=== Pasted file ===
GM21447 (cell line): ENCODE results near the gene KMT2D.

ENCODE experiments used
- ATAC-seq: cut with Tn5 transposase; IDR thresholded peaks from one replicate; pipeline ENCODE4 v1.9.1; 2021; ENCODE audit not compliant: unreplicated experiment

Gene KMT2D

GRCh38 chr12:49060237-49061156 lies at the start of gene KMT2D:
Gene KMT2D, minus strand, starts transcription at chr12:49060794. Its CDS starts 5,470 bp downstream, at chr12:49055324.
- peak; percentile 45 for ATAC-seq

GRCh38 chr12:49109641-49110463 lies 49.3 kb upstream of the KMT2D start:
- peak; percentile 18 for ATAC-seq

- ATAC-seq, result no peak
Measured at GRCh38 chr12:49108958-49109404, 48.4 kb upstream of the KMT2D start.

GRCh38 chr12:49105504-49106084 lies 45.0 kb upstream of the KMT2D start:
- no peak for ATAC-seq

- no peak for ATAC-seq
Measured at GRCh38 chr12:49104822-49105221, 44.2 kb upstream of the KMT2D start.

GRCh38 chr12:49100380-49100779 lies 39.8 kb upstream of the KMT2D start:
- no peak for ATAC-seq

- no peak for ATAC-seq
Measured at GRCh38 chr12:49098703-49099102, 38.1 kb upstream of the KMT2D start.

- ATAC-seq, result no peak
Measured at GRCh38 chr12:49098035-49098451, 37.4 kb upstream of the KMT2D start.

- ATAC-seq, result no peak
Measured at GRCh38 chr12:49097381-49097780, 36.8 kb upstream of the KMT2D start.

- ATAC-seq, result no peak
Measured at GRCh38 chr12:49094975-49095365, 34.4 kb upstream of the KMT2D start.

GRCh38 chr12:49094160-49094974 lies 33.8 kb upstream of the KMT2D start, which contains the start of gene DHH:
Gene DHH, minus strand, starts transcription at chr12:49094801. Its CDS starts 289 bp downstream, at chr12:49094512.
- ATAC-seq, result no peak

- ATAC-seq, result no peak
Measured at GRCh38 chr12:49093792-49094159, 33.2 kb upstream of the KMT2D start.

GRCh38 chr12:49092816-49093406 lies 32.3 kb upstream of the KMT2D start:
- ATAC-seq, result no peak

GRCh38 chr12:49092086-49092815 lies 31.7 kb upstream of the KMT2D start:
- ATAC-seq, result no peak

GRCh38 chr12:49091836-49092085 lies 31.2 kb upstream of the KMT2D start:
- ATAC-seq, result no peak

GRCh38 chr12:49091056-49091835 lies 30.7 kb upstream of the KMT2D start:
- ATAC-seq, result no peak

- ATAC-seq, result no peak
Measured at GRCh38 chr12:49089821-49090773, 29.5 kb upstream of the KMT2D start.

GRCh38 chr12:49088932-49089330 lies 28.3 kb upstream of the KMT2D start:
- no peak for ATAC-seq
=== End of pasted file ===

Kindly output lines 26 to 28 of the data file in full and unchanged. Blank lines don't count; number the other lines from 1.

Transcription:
GRCh38 chr12:49094160-49094974 lies 33.8 kb upstream of the KMT2D start, which contains the start of gene DHH:
Gene DHH, minus strand, starts transcription at chr12:49094801. Its CDS starts 289 bp downstream, at chr12:49094512.
- ATAC-seq, result no peak